"The socio-political history of Andalusia was characterized by a particularly oppressive dhimmitude that is completely incompatible with modern notions of equality between individuals, regardless of religious faith. At the dawn of the 21st century, we must insist that Muslims in the West adopt post-Enlightenment societal standards of equality, not 'tolerance,' abandoning forever their hagiography of the brutal, discriminatory standards practiced by the classical Maliki jurists of 'enlightened' Andalusia."
Some modern Spaniards, however, seem to have forgotten the painful lessons inflicted by an Islamic occupation that ended as late as 1492. Every year, in a tradition that goes back to the 16th century, Spanish villages still celebrate the Reconquista, the liberation from the Moors (as the Muslims were locally called) during "Moros y Cristianos" festivals in which effigies of the prophet Muhammad -- the so-called "la Mahoma" - are mocked, thrown out of windows, and burned. After the 2004 Madrid train bombings which killed 192 people, the village of Bocairent near Valencia decided to discontinue the century old tradition of mocking and burning effigies of Muhammad. Bocairent did not want to risk becoming the target of suicide bombers.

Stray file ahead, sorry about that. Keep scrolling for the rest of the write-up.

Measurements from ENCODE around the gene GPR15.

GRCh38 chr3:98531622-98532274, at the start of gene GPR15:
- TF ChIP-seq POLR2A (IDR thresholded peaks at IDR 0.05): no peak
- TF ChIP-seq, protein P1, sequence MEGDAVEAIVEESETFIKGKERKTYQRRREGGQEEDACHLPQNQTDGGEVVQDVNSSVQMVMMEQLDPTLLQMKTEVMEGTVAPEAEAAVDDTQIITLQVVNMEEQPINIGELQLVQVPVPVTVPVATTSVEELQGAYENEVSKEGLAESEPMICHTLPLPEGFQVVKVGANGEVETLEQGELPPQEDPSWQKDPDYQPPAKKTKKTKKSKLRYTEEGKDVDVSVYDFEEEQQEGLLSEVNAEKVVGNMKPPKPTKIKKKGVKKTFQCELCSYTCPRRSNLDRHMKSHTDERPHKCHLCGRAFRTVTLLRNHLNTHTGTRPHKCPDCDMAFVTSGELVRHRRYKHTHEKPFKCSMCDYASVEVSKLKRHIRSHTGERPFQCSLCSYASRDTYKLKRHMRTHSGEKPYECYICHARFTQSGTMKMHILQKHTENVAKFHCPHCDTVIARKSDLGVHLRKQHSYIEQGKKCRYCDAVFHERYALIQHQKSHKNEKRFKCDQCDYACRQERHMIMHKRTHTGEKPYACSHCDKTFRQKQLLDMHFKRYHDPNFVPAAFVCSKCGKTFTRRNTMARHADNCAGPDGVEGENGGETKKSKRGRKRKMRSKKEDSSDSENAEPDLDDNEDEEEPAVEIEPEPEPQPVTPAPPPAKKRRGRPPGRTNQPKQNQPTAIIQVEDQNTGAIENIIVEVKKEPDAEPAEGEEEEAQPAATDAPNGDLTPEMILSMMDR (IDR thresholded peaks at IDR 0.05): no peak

The Socialist government of PM Zapatero gained power after the bombings. Mr Zapatero's first act after winning the general election
was to withdraw Spanish troops from Iraq. He then turned on the Church, which he viewed as part of the "old Spain." The government drew up plans to finance the teaching of Islam in state-run schools and to give funds to mosques on the grounds that it would create greater understanding of the country's one million Muslims. Spain's leading archbishop, Cardinal Antonio María Rouco, denounced the Socialist government, saying its policies were taking the country back to medieval times, when Muslim invaders swept across the Straits of Gibraltar. "Some people wish to place us in the year 711," Cardinal Rouco said. "It seems as if we are meant to wipe ourselves out of history."
These days, we also hear claims that we in the West owe so much to Muslims because Muslim Spain preserved and passed on Greek knowledge to the West, without which there would have been no Renaissance. The funny thing is, nobody seems to ask the Greeks about how good Muslims have been at preserving their cultural heritage. They might disagree.
The classical and Greek heritage didn't die when the Western Roman Empire collapsed, it continued in the Eastern Roman Empire, later known as the Byzantine Empire, as it was more Greek than Roman. It lived on there uninterruptedly until the 15th century when it was finally destroyed by, well, Turkish Muslims. The Byzantine Empire upheld the unbroken succession of Roman emperors for a thousand years after the fall of the Western Roman Empire. The Byzantines played a crucial part in the transmitting the classical and Greco-Roman heritage to Renaissance Italy, especially after the Ottoman Muslim conquest and the many Greek scholars fleeing to the West.